Posts Tagged ‘intelligence’

The Logical Failure Of Science Fans

January 27, 2019

If it’s science it must be right, coz science is kool, right?

Thus in essence is the basis on which many science fans argue in internet comment threads.
A question posted on Quora involved me in a discussion with a typical member of this group, he’s besotted with science and argues from the perspective of a religious believer rather that somebody who questions things objectively. To the question:

As a scientist, is there any possibility that evolution did not give rise to mankind?

I had answered:

Ian Thorpe
Ian Thorpe, writer, poet, free thinker

Sorry I can’t answer because I’m not a scientist.
But if I was a scientist I wouldn’t be a biologists so I’d probably give the same answer as would occurs to me as a well – read retired management consultant: There are always possibilities. It’s often said that we evolved from monkeys, but more likely we and monkeys shared a common ancestor which might have been so far back it was just a blob of jelly floating in a primeval salt marsh. Nobody truly knows.
Likewise human intelligence. The theory that we developed conscious intelligence spontaneously as our brains reached a certain mass has been debunked. Homo Neanderthalis had bigger brains than Homo Sapiens and yet they became extinct.

At some stage we progressed from Homo Sapiens (man who knows) to Homo Sapiens Sapiens (Man who knows he knows) with far greater cognitive skills and the ability to handle abstract ideas than our predecessors. When and how that change occurred is a mystery and so far no evolutionary evidence has been found to explain it.

Did aliens visit us and get jiggy with girl troglodites? Was intelligence seeded in us by a perhistoric super – race that knew they were dying? Was it some form of supernatural process? Did our ancient ancestors eat magic mushrooms and experience an expansion of consciousness? All these are theories believe by some.

My advice is don’t think about these things too much, it has driven people crazy.

Other studies show that is not true. Baysean inference might have been a factor in either conclusion. That’s the trouble with scientific studies.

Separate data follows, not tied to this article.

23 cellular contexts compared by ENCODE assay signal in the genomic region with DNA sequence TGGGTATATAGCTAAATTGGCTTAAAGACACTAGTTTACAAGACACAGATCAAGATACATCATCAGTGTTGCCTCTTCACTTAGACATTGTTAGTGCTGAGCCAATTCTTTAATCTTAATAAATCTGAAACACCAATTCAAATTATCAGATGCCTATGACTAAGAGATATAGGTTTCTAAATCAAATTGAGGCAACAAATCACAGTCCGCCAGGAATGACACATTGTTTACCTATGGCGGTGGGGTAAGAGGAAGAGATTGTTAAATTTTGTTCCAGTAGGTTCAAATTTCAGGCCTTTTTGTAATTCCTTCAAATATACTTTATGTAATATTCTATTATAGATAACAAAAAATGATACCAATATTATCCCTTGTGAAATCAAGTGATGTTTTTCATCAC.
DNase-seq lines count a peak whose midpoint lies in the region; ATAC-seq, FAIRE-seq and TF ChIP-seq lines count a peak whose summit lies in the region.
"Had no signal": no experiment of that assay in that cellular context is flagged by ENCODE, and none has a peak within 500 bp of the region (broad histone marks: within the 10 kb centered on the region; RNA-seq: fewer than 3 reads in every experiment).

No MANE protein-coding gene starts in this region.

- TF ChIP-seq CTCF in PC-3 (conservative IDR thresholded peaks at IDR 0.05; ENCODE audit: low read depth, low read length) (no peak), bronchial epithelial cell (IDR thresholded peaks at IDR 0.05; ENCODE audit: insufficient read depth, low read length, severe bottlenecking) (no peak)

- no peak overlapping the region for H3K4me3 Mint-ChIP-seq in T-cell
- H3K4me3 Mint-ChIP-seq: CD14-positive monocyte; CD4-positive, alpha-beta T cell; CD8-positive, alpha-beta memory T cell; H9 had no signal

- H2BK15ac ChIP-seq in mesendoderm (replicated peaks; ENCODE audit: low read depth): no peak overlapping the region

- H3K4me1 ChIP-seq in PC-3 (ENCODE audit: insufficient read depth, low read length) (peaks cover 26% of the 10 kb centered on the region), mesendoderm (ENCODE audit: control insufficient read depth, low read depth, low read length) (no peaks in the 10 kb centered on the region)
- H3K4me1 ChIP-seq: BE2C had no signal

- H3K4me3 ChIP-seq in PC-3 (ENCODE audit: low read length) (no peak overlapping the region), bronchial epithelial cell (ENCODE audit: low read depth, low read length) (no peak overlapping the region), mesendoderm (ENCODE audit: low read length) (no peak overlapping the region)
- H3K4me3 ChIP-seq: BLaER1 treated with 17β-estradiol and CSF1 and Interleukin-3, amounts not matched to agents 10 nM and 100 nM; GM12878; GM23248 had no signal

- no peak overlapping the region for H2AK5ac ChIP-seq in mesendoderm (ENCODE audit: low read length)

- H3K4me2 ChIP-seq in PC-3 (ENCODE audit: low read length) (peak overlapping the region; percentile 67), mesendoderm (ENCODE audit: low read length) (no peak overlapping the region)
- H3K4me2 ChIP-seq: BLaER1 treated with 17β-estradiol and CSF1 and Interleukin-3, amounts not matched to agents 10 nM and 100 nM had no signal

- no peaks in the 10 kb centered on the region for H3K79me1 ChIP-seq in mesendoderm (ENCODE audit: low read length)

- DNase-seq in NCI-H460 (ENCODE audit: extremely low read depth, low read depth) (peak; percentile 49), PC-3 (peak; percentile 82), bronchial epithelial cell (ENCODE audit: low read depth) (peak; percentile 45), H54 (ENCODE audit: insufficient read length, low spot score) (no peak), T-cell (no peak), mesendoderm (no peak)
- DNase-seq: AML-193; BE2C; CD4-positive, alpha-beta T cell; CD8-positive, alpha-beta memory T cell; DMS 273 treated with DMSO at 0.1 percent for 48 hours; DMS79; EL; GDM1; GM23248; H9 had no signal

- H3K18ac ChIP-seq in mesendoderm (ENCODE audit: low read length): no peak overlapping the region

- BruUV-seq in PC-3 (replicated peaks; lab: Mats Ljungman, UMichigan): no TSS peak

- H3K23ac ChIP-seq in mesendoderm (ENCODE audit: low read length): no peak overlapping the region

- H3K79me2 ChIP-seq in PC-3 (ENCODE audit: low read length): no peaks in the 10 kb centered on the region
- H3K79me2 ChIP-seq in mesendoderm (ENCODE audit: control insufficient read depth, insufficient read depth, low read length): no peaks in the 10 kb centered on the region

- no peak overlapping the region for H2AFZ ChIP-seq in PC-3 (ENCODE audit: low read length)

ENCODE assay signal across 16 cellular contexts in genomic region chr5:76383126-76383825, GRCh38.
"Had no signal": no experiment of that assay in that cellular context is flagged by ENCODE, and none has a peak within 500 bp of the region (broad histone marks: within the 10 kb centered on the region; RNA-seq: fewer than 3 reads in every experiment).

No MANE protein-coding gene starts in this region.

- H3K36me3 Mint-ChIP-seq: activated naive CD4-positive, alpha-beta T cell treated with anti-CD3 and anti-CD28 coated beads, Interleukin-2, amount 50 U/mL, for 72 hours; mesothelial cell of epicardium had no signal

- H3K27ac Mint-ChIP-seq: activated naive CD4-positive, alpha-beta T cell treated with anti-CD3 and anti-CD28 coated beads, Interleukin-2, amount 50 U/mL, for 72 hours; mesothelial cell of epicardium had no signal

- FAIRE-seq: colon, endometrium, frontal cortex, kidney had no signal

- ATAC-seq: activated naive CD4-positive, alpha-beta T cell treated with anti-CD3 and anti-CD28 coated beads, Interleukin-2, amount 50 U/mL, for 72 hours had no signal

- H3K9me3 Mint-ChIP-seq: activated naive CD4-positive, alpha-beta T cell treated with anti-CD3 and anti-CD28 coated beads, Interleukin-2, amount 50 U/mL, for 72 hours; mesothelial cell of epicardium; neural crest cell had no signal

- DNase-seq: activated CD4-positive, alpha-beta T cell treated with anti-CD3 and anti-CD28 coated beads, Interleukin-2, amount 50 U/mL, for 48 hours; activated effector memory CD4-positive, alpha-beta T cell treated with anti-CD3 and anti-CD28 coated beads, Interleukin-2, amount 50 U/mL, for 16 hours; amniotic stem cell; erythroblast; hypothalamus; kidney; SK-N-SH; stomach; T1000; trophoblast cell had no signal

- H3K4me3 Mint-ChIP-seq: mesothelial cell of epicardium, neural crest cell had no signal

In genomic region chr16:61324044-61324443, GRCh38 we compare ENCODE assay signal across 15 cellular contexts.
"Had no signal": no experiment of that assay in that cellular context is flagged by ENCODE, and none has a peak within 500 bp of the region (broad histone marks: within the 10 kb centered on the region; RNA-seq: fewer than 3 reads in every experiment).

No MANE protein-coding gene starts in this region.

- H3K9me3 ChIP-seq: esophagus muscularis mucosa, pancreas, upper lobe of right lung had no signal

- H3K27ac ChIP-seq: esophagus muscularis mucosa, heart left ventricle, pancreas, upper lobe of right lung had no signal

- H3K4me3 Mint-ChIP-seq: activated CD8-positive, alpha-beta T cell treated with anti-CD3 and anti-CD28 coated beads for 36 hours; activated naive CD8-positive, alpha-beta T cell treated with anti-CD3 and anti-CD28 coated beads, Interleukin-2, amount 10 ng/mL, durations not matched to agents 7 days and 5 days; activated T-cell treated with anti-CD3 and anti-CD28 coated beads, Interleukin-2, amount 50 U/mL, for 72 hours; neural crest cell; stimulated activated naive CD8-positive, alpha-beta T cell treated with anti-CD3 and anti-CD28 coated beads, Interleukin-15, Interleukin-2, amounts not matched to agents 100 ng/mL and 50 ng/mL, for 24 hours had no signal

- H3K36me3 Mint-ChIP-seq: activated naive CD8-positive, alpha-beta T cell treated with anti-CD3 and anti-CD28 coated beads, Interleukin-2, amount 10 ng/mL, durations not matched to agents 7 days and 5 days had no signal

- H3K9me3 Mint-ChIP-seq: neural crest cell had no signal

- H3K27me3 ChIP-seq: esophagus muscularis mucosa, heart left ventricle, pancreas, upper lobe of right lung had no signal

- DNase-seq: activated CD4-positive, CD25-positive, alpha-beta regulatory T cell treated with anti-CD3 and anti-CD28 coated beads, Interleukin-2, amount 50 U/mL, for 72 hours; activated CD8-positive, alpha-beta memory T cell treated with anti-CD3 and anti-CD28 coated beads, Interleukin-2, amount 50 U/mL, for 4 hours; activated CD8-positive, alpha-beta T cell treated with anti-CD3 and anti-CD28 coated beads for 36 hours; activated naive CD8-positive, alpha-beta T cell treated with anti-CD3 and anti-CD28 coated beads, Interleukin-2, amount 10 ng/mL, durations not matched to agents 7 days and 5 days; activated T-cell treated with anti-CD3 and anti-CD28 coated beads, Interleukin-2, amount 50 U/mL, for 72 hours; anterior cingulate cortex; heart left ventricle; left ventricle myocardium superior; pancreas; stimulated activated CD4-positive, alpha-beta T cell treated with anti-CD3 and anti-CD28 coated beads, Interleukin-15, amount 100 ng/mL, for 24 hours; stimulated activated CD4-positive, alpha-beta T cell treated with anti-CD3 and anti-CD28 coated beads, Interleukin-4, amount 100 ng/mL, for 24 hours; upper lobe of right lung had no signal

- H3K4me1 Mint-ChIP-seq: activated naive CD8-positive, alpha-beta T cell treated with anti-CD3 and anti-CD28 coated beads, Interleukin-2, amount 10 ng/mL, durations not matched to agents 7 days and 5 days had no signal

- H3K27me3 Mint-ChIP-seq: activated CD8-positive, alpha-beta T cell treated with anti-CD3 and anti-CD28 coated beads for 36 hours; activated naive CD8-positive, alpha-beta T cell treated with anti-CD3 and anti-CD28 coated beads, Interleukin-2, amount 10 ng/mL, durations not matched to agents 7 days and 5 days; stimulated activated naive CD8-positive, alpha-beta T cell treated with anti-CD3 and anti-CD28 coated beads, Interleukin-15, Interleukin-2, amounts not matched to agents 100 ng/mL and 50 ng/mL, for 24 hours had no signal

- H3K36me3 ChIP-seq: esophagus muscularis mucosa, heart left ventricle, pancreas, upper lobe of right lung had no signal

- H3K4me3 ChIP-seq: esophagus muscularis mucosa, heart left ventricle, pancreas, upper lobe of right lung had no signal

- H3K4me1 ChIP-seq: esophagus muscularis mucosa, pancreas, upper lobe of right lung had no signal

However Chimps and Bonobos are reckoned to have evolved from a common species about a million years ago, around the same time as homo erectus separated into neanderthalis and sapiens.
Chimps are pretty much as they were then according to naturalists and anthropoligists, we made the leap from sapiens to sapiens sapiens and now construct tower blocks almost a mile high, fly around the world in jet aircraft, and invent increasingly sophisticated ways of killing each other. Given that they have had the same amount of time to develop, I’d say chimp intelligence cannot reasonably be compared with human intelligence.

So why have chimps not evolved when we have? That’s a part of the mystery.

Other studies? Well here’s one.
Pioneering brain study reveals ‘software’ differences between humans and monkeys

Then there’s Thomas Suddendorf’s work in which he identifies what he calls episodic memory as a big part of what differentiates us from all other species.
Episodic memory versus episodic foresight: Similarities and differences

http://science.sciencemag.org/content/312/5776/1006.full
(you have to have hacking skills to open this one, but it’s not that difficult
)
It’s late now and I don’t want to sit here all night compiling a comprehensive list, so I’ll leave you to continue in your own time.

Ian Thorpe

No, it doesn’t. That’s because the research paper is about the things that make humans unique among species. And the question asked was about whether here is any possibility humans are not a product of evolution. Thus my reply concerned that mystery of how we humans developed our unique intellige…

(more)

Phil Dunlap

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Scientists Predict Robot Brains to Match Humans in 25 Years

November 11, 2014

The scientists have been wrong about robots with better-than-human intelligence before of course but this time they are sure they have it right (just as sure as they were all the other times when they got it hopelessly wrong).
Not long after the first modern computers evolved from bead boards via medieval water clocks in the 1940s, the science-is-God brigade started predicting that in just a few years / decades machines would be as smart as humans or more likely smarter than humans. Every year someone comes along and says the same but the prediction gets pushed back another year. The consensus now, according to a survey, is that it’s going to happen in … you guessed it, just a few more decades.